A recent statewide survey revealed that there are deep regional differences among Californians when it comes to environmental issues. Being a life-long California resident with a heritage which goes back at least seven generations in the Central San Joaquin Valley, the survey confirmed what I already suspected. Conducted by the Public Policy Institute of California (PPIC) and released on July 27, the survey showed that in the San Joaquin Valley, the Inland Empire and Orange/San Diego Counties, some environmental issues are not considered as big a priority as in the San Francisco Bay Area and Los Angeles County.
Climate change is one area where the more politically conservative areas of the Central Valley and the Inland Empire differ in opinions from the more politically liberal areas of the Bay Area and LA, as the following charts illustrate.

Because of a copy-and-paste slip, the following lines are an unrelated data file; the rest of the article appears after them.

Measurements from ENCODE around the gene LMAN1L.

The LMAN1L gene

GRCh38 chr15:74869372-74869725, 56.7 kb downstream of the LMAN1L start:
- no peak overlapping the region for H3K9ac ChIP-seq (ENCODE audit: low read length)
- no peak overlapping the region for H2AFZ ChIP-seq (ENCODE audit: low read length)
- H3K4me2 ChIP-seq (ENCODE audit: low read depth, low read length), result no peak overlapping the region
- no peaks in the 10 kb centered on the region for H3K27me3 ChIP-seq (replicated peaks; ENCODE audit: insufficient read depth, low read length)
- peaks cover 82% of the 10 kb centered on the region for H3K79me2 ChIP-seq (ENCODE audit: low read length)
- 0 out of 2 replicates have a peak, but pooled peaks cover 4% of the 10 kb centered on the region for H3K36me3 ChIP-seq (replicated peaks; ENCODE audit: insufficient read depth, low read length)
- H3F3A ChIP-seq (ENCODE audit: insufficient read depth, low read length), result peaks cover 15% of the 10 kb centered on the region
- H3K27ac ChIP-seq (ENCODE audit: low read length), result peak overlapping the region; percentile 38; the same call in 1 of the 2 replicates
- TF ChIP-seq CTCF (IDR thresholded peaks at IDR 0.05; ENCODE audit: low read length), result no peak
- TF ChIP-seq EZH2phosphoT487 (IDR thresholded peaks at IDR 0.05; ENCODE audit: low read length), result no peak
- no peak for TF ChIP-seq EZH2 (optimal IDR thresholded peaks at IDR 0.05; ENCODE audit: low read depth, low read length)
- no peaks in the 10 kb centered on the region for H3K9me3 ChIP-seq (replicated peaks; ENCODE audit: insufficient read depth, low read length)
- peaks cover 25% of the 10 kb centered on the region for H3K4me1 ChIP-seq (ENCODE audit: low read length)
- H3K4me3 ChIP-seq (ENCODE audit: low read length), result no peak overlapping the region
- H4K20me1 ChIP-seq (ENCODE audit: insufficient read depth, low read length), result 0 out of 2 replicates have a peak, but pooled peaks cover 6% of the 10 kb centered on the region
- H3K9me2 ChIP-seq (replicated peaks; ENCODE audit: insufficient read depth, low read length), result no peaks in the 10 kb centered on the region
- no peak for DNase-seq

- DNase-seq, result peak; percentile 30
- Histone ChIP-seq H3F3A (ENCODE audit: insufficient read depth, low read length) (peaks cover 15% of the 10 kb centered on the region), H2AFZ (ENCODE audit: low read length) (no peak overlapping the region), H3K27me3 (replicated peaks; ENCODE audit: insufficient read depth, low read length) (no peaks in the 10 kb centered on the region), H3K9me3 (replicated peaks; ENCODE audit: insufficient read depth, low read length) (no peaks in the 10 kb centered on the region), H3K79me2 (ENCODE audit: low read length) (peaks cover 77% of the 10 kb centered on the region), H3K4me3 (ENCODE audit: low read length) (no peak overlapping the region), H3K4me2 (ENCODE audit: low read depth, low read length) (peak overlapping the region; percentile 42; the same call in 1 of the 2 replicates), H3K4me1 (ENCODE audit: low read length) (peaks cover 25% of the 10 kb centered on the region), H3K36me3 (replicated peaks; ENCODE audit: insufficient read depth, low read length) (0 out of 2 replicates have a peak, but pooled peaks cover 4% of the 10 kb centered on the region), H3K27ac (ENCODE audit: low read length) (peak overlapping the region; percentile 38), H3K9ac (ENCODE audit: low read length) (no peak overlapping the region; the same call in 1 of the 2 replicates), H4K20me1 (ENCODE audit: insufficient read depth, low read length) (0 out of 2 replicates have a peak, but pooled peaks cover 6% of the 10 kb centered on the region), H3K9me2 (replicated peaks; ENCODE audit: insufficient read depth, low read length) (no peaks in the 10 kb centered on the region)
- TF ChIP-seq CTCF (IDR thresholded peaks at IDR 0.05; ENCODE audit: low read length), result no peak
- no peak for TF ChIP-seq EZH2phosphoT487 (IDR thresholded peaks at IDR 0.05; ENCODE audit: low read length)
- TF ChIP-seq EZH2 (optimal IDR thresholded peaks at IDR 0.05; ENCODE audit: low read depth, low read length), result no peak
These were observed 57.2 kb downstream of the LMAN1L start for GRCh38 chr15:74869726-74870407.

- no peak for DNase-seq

Support for regulating greenhouse gas emissions differs according to regions, with more in the Bay Area and LA County in favor of such measures.
When it comes to local efforts to address global warming, LA County residents are the most critical.
The good news is that 61 percent of all Californians think global warming effects have already begun, up from 54 percent in 2010. Californians more likely than adults nationwide to hold this view, and over six in 10 across regions say action should be taken right away to combat global warming.
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